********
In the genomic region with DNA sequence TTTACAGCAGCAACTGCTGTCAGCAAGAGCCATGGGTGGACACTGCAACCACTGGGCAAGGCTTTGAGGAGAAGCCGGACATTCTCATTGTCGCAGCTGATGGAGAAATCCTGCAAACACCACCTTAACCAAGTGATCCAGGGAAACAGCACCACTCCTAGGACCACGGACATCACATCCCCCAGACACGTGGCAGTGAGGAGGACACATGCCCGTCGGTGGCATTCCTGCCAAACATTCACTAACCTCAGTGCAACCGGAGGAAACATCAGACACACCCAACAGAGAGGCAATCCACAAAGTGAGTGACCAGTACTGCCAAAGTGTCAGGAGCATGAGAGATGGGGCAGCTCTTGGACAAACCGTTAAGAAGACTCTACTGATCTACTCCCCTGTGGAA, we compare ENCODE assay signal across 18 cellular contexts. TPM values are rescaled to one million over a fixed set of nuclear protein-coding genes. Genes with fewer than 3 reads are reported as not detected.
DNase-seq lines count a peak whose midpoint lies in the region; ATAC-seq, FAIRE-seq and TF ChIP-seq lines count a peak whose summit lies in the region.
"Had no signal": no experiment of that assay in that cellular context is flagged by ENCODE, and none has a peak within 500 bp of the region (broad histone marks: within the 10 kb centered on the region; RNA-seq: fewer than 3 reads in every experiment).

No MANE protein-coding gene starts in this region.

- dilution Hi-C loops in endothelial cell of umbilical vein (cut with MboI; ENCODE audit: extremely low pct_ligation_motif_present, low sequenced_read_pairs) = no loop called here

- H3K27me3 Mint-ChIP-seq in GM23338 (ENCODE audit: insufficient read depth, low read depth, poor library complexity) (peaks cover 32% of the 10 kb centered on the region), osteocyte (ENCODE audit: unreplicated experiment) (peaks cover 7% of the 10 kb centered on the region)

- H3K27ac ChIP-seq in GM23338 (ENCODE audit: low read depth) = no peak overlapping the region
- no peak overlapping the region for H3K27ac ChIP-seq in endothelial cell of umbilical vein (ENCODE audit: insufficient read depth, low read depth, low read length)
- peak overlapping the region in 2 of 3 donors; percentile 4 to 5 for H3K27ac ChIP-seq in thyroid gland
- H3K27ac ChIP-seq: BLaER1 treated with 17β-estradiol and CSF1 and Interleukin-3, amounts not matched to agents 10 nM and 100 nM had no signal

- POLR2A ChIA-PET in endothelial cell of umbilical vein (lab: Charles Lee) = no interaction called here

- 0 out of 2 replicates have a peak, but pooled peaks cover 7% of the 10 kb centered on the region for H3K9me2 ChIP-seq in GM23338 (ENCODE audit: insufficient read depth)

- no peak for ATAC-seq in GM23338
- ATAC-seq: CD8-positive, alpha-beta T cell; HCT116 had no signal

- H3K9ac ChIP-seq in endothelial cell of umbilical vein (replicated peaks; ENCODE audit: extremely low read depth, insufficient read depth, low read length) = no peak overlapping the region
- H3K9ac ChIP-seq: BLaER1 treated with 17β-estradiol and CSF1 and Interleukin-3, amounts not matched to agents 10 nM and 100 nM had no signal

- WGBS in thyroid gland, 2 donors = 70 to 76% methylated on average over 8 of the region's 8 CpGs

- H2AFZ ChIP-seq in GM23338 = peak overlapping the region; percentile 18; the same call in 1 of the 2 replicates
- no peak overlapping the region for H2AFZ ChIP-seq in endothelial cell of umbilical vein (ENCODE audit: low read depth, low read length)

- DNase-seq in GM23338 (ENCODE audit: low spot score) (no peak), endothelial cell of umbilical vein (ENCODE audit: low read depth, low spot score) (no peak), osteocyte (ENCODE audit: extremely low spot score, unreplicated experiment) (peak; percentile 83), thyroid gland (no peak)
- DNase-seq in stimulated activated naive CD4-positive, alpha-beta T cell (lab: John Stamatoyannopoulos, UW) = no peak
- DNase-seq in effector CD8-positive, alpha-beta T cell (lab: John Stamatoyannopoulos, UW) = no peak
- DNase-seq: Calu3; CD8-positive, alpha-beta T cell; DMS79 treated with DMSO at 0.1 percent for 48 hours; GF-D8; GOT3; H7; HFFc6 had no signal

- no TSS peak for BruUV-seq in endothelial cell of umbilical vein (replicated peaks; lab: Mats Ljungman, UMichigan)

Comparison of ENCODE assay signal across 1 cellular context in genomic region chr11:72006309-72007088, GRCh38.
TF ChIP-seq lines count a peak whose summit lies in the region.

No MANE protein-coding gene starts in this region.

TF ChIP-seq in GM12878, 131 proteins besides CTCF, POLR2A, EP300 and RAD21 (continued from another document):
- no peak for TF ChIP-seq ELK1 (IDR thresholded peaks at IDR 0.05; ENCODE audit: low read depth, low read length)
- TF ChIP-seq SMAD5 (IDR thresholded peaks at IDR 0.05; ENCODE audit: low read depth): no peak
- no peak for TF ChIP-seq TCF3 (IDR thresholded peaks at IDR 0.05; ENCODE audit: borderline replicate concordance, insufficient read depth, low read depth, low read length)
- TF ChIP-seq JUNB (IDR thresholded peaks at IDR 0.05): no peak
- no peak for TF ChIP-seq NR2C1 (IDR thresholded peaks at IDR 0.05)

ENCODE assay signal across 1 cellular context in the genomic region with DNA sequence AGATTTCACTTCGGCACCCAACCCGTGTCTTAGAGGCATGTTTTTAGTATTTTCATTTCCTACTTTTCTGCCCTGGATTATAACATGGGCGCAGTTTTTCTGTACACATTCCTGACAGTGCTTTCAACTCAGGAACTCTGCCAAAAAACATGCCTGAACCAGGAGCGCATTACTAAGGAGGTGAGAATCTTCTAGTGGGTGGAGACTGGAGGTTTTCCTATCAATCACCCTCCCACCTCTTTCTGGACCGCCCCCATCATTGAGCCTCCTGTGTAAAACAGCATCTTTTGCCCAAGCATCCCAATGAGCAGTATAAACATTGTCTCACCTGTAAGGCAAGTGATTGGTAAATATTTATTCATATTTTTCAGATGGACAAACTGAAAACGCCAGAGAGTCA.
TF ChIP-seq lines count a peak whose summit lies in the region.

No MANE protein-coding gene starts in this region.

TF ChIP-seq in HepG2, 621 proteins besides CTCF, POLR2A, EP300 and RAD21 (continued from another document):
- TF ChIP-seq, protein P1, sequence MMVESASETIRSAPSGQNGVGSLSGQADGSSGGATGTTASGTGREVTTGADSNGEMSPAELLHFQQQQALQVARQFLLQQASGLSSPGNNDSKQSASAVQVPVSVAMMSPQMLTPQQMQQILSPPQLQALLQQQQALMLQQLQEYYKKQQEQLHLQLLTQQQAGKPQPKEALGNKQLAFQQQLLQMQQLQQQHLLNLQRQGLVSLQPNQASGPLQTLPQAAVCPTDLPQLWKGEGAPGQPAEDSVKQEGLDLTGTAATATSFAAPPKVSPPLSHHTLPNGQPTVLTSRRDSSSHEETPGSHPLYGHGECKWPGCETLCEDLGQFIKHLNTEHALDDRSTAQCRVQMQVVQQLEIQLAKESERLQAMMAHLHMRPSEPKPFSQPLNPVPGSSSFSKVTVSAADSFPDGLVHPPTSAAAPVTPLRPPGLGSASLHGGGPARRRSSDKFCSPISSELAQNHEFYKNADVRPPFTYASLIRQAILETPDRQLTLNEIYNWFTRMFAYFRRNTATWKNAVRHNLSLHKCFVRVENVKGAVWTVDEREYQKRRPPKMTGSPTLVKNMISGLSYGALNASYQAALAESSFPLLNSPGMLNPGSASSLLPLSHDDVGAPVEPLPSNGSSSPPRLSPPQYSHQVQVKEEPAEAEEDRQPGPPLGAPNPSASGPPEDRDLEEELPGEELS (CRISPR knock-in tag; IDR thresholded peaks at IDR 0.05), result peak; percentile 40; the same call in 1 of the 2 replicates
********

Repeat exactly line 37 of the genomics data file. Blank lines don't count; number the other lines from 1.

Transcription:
TF ChIP-seq in HepG2, 621 proteins besides CTCF, POLR2A, EP300 and RAD21 (continued from another document):